The retail box that the LG Mini comes in is not nearly as inspiring as the phone itself. It covers the basics – a mini charger that uses the supplied data cable to charge the phone, a one-piece wired headset, some manuals and a disk with software.
There’s no complimentary microSD card so you’ll have to get one – the 330MB of internal memory won’t do for all the DivX videos you’ll probably want to put on the Mini.
The LG GD880 Mini measures 102 x 47.6 x 10.6 mm. That’s smaller than, say, the LG KP500 Cookie. At 99 grams it’s light, but not too light – there’s a pleasantly solid feel to it.
The Mini is the thinnest LG touch phone to date – not the thinnest on the market overall, but it’s at a point where any thinner would’ve ruined the industrial feel without making the handset noticeably more pocketable.
The LG GD880 Mini is button-phobic – it’s got only 4 physical keys in total and that’s if you count the volume rocker as two keys. The front is defined by the touchscreen – if a touchscreen can replace several buttons it can replace them all.
The few hardware keys on the phone are necessary compromises – removing them would have hurt the usability. The lack of an actual center key takes some getting used to – force of habit will have you pushing on the LG logo for a while.
Above the display we find the earpiece covered by a fine metal mesh and the video-call camera, both placed on a strip of brushed metal. Bellow that on the black bezel around the screen, there’s a proximity sensor to automatically lock the screen during a call, as well as an ambient light sensor.
The clean line on the left side of the phone is only broken by the volume rocker. The right side accommodates the shutter key and the microSD card slot. The microSD slot is sealed with a sliding cover.
The sides of the phone are made of metal with long thin grooves. The buttons bulge slightly but have the same finish to blend in with their surroundings.
The material used for the top of the LG GD880 Mini is slightly (but noticeably) different than the side finish. It’s not a big deal, but it looks like the phone has been repaired with a non-original part.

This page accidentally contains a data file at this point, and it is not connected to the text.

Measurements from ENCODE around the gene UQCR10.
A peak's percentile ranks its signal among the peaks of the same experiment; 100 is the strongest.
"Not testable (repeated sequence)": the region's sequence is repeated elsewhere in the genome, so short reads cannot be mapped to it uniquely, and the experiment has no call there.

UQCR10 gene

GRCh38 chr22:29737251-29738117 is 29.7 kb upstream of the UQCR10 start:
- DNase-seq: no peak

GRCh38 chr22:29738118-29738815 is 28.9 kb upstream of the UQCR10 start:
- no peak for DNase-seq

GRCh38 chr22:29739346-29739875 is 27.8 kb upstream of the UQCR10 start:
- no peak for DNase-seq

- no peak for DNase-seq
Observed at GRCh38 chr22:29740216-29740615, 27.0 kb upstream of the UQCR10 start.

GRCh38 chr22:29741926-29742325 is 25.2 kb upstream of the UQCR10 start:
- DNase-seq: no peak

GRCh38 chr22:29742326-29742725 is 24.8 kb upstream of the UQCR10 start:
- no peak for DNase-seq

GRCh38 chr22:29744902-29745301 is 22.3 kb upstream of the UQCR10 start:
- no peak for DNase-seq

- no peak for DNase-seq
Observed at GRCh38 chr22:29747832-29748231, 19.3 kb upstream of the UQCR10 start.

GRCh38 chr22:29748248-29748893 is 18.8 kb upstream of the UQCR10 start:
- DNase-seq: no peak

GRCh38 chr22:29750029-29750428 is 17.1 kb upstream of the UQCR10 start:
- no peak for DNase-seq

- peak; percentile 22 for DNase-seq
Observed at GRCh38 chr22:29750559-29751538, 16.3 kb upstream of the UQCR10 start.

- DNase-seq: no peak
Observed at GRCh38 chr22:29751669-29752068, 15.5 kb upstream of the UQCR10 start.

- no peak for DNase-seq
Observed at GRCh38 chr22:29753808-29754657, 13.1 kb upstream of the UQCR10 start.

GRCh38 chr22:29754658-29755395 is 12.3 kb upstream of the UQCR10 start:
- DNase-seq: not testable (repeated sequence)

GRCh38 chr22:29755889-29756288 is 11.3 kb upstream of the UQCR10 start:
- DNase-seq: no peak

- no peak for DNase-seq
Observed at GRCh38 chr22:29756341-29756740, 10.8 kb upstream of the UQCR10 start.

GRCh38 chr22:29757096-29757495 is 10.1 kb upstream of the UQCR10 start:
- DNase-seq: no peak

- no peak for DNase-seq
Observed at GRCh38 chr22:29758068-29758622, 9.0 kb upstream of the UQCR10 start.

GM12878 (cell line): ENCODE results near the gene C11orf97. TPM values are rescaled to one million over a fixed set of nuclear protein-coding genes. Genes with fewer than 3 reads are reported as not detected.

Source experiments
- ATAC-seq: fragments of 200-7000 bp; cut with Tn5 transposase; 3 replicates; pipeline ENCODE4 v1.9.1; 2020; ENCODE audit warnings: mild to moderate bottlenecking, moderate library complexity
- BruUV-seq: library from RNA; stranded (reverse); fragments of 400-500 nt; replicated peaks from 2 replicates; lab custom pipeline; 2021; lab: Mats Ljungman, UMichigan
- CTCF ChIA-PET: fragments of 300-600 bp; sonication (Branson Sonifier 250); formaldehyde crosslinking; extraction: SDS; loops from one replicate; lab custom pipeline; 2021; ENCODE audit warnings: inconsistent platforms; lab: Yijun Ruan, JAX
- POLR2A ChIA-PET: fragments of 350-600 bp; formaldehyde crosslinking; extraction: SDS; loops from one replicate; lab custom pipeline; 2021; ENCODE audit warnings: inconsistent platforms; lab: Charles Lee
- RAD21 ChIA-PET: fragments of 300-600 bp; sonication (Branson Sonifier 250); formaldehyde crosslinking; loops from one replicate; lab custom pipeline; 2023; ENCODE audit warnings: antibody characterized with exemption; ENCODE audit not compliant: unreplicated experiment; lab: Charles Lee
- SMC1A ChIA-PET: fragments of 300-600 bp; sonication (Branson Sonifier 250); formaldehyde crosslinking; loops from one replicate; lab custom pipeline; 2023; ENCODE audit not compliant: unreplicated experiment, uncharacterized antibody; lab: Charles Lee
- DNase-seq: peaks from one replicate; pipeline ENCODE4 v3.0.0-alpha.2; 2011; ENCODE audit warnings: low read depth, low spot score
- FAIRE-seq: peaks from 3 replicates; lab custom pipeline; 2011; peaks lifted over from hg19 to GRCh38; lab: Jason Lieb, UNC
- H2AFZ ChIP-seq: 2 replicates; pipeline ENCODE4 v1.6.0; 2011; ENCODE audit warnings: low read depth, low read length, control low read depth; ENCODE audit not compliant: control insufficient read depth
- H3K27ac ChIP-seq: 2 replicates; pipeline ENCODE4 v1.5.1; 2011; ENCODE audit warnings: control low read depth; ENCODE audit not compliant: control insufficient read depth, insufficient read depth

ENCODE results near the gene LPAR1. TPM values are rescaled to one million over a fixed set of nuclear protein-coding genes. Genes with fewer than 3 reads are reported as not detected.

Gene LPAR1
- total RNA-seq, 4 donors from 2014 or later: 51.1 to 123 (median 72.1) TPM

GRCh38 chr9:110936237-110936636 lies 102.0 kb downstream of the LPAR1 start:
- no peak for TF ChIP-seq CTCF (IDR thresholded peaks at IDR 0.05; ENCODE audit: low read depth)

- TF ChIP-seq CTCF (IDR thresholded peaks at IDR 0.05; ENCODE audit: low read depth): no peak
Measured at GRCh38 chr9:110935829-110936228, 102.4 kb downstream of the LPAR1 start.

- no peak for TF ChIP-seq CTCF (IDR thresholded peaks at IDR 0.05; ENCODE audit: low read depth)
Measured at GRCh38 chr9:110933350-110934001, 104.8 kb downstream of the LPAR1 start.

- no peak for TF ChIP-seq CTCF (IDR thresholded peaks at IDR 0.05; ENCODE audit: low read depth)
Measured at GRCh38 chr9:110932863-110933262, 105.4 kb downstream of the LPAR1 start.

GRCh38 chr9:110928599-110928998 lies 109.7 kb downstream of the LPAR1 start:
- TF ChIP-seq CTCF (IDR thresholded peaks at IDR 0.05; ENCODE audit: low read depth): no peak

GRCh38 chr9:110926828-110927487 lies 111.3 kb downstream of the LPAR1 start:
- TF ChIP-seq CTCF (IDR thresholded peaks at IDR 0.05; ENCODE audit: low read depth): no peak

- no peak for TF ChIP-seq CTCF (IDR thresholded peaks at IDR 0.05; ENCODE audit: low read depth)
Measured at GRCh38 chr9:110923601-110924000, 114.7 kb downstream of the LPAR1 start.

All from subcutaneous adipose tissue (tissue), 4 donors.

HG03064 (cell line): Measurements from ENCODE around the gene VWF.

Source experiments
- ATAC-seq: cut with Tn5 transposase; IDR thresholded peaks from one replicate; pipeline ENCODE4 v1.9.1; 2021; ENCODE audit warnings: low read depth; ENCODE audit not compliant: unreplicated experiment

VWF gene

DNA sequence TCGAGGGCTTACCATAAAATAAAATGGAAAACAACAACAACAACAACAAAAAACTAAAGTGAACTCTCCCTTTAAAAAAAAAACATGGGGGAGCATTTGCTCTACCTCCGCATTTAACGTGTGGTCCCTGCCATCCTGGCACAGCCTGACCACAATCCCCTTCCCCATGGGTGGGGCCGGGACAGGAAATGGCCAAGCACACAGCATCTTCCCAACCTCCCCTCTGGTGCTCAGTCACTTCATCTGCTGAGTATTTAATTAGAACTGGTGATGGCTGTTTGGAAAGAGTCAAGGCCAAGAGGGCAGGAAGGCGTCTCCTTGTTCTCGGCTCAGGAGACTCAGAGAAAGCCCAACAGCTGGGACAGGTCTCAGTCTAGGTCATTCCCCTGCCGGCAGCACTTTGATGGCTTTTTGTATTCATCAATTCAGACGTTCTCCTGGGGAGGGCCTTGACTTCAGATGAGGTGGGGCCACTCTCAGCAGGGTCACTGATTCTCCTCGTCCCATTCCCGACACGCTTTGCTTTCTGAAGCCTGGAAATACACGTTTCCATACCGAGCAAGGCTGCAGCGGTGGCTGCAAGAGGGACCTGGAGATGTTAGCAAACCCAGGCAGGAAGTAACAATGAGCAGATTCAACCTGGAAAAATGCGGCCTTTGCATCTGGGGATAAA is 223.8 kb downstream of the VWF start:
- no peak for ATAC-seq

The sliding cover of the microSD slot is made from yet another material – we wish LG were more consistent with their choice of materials.
The top hosts the 3.5mm audio jack, a covered microUSB port and the Power/Lock key. Both are easy to access and nice to use. The Power/Lock button is slightly raised to make it easier to press.
The bottom has the loudspeaker grill and the mic hole.
The back of the LG GD880 Mini is clinically clean – only by design though, in everyday use it readily collects ample amounts of fingerprints. The soft rubbery plastic is nice to the touch and helps a comfortable grip.
There’s no flash to help with troublesome lightning and nothing to protect the camera lens from scratches.
The back cover comes off easily in a slide to open fashion. It holds firmly though, no wobbles or creaks. Underneath is a 900 mAh Li-Ion battery and the SIM card compartment.
The LG GD880 Mini has a palpable air of luxury – it can easily be a fashion accessory. So it will easily stand out among most of today’s phones that are caught in the numbers game – this one has more megapixels, that one has a faster CPU, etc.
The Mini’s look is posh and techy at the same time. In the end though, it’s what the user thinks they’re getting – a cool expensive gadget or a fashion accessory.
The GD880 Mini, true to its name, fits easily in the hand and in the pocket. It’s got that solid luxury feel – without being too flashy. We’ve no reason to question its long-term durability.